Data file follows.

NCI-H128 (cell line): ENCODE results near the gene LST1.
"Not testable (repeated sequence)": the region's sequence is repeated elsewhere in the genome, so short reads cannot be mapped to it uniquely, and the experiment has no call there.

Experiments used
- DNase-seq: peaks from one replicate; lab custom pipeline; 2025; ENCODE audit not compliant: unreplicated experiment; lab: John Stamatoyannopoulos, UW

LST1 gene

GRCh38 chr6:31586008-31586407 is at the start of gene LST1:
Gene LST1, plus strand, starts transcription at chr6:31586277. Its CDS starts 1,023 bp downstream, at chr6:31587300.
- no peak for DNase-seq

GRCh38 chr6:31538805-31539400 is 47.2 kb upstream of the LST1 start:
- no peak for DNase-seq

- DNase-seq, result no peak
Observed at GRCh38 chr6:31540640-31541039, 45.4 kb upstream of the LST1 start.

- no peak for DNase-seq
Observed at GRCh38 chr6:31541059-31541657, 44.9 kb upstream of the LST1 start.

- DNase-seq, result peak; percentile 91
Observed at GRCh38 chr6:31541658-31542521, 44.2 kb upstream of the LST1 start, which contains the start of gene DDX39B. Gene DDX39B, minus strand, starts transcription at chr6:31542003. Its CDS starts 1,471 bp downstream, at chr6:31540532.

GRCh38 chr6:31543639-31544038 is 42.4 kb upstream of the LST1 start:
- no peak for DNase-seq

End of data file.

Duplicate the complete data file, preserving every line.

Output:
NCI-H128 (cell line): ENCODE results near the gene LST1.
"Not testable (repeated sequence)": the region's sequence is repeated elsewhere in the genome, so short reads cannot be mapped to it uniquely, and the experiment has no call there.

Experiments used
- DNase-seq: peaks from one replicate; lab custom pipeline; 2025; ENCODE audit not compliant: unreplicated experiment; lab: John Stamatoyannopoulos, UW

LST1 gene

GRCh38 chr6:31586008-31586407 is at the start of gene LST1:
Gene LST1, plus strand, starts transcription at chr6:31586277. Its CDS starts 1,023 bp downstream, at chr6:31587300.
- no peak for DNase-seq

GRCh38 chr6:31538805-31539400 is 47.2 kb upstream of the LST1 start:
- no peak for DNase-seq

- DNase-seq, result no peak
Observed at GRCh38 chr6:31540640-31541039, 45.4 kb upstream of the LST1 start.

- no peak for DNase-seq
Observed at GRCh38 chr6:31541059-31541657, 44.9 kb upstream of the LST1 start.

- DNase-seq, result peak; percentile 91
Observed at GRCh38 chr6:31541658-31542521, 44.2 kb upstream of the LST1 start, which contains the start of gene DDX39B. Gene DDX39B, minus strand, starts transcription at chr6:31542003. Its CDS starts 1,471 bp downstream, at chr6:31540532.

GRCh38 chr6:31543639-31544038 is 42.4 kb upstream of the LST1 start:
- no peak for DNase-seq